On October 26, 1942, during the Battle of the Santa Cruz Islands, the aircraft carrier USS Hornet (CV-8) was lost to the Pacific.
In January of 2019, just a week after confirming the discovery of the first Japanese battleship sunk in World War II, the crew of the Research Vessel Petrel announced the discovery of the historic aircraft carrier.
Outfitted and funded by late Microsoft co-founder Paul Allen, R/V Petrel has been responsible for uncovering an ever-growing of World War II-era ships in the past few years. Confirmation of the latest discovery came in the form of pictures taken by the ship’s remotely-operated submersible unit. One of the guiding principals of R/V Petrel is to not disclose the precise locations of their discoveries, considering the wrecks to be the final resting places of the men lost when their ships sank.
The images reveal what remains of Hornet, including hull damage likely caused by American destroyers Mustin (DD-413) and Anderson (DD-411) in their attempt to scuttle the crippled carrier. While it was not uncommon for a disabled ship to be sunk by friendly fire in order to keep it from falling into enemy hands, in the case of Hornet, it was Japanese fire that finally caused her to sink.
The Doolittle Raid
USS Hornet served in the United States Navy starting in October of 1941, when she was commissioned into service just weeks before the attack on Pearl Harbor. In April, 1942, she was the lead vessel that launched the Doolittle Raid on Tokyo. Carrying 16 B-25 bombers, Hornet sailed with a task force to waters 600 nautical miles off Japan’s coast. The planes launched from the carrier, marking the first US strike against Japan’s home islands.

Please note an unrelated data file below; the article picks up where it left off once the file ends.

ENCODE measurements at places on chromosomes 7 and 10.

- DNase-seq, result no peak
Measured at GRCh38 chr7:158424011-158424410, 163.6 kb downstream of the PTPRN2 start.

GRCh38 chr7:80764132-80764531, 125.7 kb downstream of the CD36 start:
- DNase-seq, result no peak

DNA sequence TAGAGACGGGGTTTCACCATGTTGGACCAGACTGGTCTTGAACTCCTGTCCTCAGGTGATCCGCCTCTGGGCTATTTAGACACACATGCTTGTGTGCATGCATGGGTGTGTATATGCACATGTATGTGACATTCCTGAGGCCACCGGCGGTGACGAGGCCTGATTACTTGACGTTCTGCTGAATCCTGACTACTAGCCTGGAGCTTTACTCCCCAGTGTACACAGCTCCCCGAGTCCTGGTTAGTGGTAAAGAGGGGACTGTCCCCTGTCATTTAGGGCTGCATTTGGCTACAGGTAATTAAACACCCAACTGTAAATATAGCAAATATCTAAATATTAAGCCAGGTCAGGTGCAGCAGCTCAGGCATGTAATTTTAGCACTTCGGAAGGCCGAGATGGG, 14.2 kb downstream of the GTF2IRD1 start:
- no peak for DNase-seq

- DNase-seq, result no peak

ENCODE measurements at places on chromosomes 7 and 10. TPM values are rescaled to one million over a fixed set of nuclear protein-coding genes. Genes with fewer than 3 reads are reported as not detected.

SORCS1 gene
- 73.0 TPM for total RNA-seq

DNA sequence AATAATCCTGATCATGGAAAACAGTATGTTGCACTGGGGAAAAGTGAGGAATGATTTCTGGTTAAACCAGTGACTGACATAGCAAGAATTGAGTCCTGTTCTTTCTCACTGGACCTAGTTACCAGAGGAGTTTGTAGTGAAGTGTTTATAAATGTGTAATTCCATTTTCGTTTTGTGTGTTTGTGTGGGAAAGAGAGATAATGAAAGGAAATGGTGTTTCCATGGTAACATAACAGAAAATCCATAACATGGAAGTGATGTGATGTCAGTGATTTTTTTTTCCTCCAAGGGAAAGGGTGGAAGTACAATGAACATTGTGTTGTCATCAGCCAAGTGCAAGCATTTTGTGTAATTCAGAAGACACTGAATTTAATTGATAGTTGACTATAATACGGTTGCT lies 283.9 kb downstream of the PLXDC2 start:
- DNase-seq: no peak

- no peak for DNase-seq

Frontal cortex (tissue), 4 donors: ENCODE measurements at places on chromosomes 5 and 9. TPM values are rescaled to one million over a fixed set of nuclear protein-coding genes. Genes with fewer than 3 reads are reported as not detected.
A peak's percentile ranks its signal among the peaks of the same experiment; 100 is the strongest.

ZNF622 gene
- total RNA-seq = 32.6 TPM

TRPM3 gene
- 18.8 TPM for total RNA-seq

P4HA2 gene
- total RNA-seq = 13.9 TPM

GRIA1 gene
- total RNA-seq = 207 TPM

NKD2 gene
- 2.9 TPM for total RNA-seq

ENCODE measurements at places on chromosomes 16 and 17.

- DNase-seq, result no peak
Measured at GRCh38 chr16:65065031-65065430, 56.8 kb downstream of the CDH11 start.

The Last Days of USS Hornet
Two months after the raid, USS Hornet took part in the Battle of Midway and later that summer and fall,in the Solomon Islands campaign. During the Battle of the Santa Cruz Islands, Japanese dive bombers and torpedo planes struck her repeatedly. With Japanese forces approaching, the order to abandon ship was given.
The R/V Petrel research team discovered the lost aircraft carrier in 5,330 meters (17,486 feet) of water in the South Pacific. The rusting vessel rests on the the sea floor and was located by a ten-person expedition team that relied on historical data that included ship’s logs and reports from other vessels that were part of the battle. Using records from nine other American warships that sighted Hornet before she sank, the Petrel crew was able to locate the ship after performing just one dive.